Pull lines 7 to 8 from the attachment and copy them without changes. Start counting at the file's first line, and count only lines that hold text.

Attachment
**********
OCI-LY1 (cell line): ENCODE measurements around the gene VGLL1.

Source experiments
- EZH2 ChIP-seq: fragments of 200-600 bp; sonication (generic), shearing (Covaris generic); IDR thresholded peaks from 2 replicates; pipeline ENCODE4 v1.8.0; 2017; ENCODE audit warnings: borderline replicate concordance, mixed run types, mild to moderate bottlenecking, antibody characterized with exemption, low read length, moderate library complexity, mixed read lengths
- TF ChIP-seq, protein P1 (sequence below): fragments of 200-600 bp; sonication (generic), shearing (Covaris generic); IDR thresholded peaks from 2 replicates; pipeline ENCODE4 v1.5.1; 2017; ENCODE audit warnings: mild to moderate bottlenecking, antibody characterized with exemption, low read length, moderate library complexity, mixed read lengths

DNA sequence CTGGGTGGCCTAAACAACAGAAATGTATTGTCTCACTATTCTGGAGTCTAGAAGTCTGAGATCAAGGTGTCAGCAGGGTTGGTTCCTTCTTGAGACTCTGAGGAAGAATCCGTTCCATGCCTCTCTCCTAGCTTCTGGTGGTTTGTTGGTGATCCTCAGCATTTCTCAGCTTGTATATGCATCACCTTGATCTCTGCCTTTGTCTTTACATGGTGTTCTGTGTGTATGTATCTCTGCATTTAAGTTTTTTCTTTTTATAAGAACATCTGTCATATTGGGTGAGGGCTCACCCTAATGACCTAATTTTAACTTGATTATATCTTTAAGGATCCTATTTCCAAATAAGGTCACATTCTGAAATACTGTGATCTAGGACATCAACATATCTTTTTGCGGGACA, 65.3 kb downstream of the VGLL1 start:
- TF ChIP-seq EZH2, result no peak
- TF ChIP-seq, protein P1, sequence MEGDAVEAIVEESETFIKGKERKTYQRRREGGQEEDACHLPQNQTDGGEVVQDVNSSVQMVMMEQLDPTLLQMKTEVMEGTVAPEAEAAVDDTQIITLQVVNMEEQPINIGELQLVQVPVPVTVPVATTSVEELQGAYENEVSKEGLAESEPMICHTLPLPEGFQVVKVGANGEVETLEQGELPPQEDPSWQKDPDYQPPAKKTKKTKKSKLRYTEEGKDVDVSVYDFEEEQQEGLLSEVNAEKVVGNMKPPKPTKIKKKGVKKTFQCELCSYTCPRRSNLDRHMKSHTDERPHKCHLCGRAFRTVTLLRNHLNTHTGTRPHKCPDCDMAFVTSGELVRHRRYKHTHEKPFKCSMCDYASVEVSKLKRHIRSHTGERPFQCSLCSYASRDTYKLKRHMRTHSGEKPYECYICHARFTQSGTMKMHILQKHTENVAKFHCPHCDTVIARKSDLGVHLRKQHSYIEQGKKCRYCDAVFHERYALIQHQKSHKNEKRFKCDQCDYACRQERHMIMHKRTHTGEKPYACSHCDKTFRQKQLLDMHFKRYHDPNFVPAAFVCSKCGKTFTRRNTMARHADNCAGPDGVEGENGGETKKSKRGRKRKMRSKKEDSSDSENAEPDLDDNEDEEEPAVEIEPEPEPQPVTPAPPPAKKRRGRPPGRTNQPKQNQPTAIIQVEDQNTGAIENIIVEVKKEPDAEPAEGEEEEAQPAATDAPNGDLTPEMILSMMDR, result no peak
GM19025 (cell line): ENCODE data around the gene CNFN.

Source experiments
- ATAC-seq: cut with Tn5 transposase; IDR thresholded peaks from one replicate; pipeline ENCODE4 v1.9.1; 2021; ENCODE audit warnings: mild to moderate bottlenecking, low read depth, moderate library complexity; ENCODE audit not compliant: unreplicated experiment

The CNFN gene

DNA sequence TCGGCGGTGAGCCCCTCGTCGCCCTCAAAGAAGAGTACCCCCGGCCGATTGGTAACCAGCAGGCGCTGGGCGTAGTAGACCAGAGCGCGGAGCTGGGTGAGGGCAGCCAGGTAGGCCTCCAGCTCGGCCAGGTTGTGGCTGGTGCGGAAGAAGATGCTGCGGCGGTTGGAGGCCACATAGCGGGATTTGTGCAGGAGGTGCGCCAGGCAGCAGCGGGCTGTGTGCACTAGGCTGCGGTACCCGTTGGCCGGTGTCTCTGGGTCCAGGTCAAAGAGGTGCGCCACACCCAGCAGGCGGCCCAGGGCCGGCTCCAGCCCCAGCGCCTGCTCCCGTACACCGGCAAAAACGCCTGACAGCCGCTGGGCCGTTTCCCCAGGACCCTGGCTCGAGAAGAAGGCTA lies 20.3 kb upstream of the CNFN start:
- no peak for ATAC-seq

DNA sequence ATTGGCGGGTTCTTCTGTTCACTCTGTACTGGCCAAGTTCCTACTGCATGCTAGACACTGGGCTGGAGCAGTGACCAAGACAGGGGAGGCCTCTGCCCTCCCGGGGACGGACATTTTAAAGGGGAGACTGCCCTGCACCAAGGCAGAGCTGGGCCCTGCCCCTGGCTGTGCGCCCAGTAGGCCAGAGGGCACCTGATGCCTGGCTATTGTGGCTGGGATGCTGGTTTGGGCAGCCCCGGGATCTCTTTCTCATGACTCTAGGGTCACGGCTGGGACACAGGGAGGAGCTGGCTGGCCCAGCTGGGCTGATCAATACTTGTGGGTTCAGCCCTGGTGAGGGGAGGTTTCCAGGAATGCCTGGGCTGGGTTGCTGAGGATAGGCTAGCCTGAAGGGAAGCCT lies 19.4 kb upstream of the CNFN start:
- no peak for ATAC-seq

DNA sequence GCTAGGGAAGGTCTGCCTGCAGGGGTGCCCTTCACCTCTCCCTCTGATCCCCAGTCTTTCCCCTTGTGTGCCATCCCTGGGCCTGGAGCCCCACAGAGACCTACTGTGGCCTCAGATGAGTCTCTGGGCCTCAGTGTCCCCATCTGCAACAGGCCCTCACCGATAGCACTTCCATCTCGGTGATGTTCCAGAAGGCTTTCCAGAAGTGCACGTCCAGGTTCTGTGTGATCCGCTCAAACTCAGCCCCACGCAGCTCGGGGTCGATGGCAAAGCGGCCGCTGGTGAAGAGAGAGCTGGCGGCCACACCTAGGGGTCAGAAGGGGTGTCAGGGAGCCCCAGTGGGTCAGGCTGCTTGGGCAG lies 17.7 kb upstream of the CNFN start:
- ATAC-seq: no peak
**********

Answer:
- TF ChIP-seq, protein P1, sequence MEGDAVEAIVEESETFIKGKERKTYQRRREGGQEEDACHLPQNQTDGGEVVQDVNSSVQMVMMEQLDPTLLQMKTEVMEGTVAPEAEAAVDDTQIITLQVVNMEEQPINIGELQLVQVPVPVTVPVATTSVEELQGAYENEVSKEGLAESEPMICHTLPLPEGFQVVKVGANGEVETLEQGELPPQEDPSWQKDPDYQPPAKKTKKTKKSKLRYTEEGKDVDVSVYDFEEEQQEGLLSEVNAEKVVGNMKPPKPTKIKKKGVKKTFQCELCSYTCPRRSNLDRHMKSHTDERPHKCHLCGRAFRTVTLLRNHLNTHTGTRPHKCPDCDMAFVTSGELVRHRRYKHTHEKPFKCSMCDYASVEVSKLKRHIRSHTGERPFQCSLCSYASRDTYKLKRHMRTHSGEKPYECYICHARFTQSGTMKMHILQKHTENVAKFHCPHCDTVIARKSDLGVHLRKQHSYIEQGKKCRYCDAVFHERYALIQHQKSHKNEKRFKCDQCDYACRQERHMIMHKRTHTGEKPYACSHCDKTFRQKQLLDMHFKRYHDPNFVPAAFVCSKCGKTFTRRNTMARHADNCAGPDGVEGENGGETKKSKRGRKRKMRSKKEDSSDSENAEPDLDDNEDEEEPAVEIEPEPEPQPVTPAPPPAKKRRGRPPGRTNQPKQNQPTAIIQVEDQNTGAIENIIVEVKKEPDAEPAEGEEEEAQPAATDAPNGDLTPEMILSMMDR, result no peak
GM19025 (cell line): ENCODE data around the gene CNFN.